Sunday, September 27, 2009

Nigel Won in mukachevo!

Chess match 20 – 26 September 2009 - Game 6
Mukachevo (Ukraine)
Nigel Short vs. Zahar Efimenko

In the last game of their match Zahar Efimenko tried an unusual line to distract his opponent and to even the score. But Nigel Short was concentrated during the whole game. He saved the draw and won the match with 3,5-2,5.

Shorts decisive win came in game 5

Short,Nigel (2706) - Efimenko,Zahar (2654) [B90]
Match Mukachevo (5), 25.09.2009

So we have four games played and White could not win a single game yet. Today we will see Nigel's last try with the white pieces. 1.e4 c5 2.Nf3 d6 3.d4 cxd4 4.Nxd4 Nf6 5.Nc3 a6 6.a4

Zahar goes for a Najdorf once again and Nigel is trying a sideline this time. 6...Nc6 7.Be2 e5 8.Nxc6!? bxc6 9.f4 Be7 I would have gone for 9...Nd7 immediately, but my engines are not too impressed. 10.a5!?

This is really becoming strange now. Combining f4 and a4a5 does not look great. But Nigel creates space all over the board. 10...0-0 11.0-0 exf4 12.Bxf4 Be6 13.Kh1 Black has two plans now. He can either go for Nd7-e5 or he can try to prepare d5. Zahar tries to play it as flexible as possible. But if he wants to chose the first plan he could have played Qb8 to speed it up. 13...Qc7 14.Qd2 Rfd8 15.h3!

Amazing! Nigel seems to think that he has plenty of time. Anyway, if he can afford such a move, his position cannot be so bad. 15...Qb7 Black is now ready for d5. 16.Qe3 d5 17.Be5 Nxe4 17...dxe4?! is by no means a transposition. After 18.Qg3! Kh8 19.Nxe4 Ne8 20.Rae1 White is in the driving seat. 18.Nxe4 dxe4 19.Qxe4 Bd5 20.Qg4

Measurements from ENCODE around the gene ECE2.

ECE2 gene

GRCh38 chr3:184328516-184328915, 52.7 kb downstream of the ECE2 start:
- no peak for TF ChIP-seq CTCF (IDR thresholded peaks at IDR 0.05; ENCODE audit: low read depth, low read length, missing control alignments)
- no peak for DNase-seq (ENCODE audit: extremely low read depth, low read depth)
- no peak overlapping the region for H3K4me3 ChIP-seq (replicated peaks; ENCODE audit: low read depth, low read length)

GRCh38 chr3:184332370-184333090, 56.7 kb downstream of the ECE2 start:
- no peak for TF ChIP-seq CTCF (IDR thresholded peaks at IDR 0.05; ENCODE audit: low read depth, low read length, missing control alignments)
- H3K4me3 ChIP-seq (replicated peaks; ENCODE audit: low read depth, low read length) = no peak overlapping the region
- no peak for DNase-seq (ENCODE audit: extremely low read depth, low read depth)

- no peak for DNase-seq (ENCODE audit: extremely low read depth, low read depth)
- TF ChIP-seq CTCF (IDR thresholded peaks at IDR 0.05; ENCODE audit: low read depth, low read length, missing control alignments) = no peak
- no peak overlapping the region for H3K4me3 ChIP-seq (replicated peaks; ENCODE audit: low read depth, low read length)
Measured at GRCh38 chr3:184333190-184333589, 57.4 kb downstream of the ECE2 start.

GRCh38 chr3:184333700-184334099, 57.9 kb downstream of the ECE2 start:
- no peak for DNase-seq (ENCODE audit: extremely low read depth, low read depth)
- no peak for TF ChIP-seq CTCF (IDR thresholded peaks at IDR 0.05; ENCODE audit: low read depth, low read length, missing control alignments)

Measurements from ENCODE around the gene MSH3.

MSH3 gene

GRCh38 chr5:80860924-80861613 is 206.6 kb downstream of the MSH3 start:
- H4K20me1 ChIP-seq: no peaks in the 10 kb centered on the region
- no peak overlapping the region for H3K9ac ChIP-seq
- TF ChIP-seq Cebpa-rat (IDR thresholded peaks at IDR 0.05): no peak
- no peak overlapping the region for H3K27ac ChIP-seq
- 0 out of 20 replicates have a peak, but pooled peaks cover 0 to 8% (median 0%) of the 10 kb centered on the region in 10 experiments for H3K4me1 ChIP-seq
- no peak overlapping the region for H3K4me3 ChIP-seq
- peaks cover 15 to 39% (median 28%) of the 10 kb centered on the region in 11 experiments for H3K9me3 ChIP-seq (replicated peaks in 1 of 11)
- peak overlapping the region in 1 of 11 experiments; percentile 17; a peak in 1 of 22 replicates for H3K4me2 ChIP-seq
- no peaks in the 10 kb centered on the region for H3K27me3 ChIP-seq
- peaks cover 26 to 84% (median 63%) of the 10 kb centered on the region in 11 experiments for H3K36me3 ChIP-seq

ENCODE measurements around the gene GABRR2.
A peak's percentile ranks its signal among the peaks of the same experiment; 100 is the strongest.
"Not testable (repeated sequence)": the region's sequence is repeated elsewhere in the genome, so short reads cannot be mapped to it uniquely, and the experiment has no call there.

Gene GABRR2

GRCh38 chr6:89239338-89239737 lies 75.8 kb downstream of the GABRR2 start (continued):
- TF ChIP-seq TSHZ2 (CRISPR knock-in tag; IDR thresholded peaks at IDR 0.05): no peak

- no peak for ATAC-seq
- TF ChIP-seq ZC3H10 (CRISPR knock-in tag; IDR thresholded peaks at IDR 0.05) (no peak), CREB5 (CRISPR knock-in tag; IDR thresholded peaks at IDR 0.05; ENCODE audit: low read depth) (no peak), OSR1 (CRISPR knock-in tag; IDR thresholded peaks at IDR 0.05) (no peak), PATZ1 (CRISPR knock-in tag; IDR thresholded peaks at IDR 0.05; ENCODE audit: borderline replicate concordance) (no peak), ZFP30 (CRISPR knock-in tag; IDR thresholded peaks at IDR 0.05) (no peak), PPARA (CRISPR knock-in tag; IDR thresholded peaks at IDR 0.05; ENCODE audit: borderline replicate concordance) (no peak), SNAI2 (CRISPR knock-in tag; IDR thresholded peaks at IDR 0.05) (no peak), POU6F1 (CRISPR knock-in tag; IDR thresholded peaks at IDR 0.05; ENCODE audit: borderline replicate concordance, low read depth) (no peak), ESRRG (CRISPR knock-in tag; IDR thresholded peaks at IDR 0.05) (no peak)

20...g6 21.Qf4 c5

22.Bf3 22.Kg1!? is interesting. Black has to do something against Rad1 and Rxd5. After 22...Qb4?! 23.c4 Be6 24.Bc3 Qb8 25.Qh6 Black could be lost. 22...f5 23.Bc3 Bd6 24.Qh4 Bxf3 25.Rxf3 25.Qf6?! is too optimistic. After 25...Bxg2+ 26.Kg1 Be4! there is no mate. 25...Qf7 26.Re1 Re8 27.Rfe3 Rxe3 28.Rxe3 Bf8 29.b3 Rc8 30.Qe1 Nigel still has annoying pressure. I have to admit, that the a5-pawn is a strong trump now. 30...c4 31.b4 f4? Did he overlook 36.Rf6? Now everything is forced. 32.Re6!

32...f3 33.Qe5 Bg7 34.Qxg7+ Qxg7 35.Bxg7 f2 36.Rf6 Kxg7 37.Rxf2 c3 38.Rf4 Rd8 The best chance. Starting with 38...g5? is even worse after 39.Rd4! 39.Rc4 Rd1+ 40.Kh2 Rb1 41.Kg3 Rb2 42.Rxc3 Rxb4 43.Rc6 g5 44.Kf3 Rb5 45.Rxa6 Rc5 46.c4!

It is important for White to protect his passed pawn from the side. Nigel could not keep both queenside-pawns anyway. So he makes sure that he gets Rb6 and a6 in. 46...Rxc4 47.Rb6 h5 48.a6 Ra4 49.Ke3 Ra2 50.Rb7+ Kf6 51.a7 Kf5 52.g3 Ra4 53.Kd3 Ra1 54.Kd4 h4 55.gxh4 gxh4 56.Kc5

On his way to b8. After Kf4 there is always Rg7. 56...Kf4 57.Rg7 Kf3 58.Kb6 Black resigned. A great game by Nigel! 1-0

source http://www.uep-chess.com/cms_english/index.php?option=com_content&task=view&id=133&Itemid=1

anecdote :Klaus Bischoff

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